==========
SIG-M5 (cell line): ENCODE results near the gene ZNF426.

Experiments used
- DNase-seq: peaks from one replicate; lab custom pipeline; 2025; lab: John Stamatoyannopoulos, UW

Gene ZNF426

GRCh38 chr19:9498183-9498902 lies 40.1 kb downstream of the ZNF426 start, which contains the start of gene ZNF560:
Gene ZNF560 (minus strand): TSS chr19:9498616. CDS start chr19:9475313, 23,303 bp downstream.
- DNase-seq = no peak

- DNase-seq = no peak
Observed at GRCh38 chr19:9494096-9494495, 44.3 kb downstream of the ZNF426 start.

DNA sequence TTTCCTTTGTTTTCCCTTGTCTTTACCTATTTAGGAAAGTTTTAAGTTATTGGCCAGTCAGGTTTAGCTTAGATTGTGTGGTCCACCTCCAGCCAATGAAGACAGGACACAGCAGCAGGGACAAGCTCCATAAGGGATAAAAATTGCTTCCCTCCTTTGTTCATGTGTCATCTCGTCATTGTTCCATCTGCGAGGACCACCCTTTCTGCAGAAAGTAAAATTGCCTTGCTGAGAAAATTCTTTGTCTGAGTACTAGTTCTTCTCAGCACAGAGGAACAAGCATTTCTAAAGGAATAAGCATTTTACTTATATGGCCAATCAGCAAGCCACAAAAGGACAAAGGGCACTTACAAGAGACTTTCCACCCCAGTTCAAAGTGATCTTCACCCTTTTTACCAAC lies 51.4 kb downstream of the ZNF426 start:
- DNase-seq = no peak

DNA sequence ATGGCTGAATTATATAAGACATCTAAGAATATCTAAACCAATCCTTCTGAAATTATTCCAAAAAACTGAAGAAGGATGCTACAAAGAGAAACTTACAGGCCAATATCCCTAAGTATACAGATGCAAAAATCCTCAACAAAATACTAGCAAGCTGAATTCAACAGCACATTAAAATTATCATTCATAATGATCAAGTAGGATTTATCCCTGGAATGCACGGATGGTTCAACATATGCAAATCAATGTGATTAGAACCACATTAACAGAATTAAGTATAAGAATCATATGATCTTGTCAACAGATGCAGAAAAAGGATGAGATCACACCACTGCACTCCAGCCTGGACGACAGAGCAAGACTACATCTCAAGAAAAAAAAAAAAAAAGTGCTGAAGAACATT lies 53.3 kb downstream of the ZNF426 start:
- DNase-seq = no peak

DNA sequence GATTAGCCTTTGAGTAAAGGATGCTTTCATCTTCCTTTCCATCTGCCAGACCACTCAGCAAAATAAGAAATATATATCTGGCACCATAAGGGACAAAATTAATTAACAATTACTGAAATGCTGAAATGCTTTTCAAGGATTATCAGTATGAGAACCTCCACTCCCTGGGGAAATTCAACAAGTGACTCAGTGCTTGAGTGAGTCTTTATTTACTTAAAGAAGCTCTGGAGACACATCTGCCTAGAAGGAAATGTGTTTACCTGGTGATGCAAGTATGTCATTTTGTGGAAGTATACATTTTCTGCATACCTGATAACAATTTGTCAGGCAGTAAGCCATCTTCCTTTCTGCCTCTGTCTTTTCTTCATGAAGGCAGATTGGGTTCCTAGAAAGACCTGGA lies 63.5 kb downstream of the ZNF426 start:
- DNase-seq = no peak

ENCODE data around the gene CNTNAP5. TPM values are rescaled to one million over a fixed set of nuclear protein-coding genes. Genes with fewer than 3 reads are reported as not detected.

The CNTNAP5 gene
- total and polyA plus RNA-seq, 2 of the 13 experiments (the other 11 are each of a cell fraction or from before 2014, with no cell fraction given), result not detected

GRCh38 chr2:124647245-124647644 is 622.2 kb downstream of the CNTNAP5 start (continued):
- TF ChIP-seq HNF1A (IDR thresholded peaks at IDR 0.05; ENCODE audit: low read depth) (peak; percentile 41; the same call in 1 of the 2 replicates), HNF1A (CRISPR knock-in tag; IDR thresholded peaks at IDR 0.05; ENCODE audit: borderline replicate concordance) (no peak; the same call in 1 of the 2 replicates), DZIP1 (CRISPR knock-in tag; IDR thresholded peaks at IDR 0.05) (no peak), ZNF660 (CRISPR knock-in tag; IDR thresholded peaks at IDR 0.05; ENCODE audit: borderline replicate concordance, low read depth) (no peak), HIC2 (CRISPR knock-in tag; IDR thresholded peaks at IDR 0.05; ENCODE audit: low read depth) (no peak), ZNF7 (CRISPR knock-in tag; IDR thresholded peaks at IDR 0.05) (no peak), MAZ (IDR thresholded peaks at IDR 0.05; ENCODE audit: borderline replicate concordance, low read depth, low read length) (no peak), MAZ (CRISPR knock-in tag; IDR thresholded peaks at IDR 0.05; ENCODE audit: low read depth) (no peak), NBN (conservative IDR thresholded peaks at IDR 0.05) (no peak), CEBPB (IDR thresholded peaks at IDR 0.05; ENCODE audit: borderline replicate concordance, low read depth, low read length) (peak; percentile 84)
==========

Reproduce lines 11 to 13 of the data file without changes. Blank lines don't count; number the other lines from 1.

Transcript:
- DNase-seq = no peak

DNA sequence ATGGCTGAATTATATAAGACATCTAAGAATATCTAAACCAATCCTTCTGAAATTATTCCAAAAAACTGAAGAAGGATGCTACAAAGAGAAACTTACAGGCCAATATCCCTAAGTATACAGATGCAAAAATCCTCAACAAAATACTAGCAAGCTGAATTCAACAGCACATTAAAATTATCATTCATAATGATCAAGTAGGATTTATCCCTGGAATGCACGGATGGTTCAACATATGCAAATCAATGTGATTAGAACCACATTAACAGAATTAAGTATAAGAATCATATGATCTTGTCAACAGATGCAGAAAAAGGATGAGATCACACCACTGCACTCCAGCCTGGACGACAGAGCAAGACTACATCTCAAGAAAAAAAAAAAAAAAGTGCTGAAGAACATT lies 53.3 kb downstream of the ZNF426 start:
- DNase-seq = no peak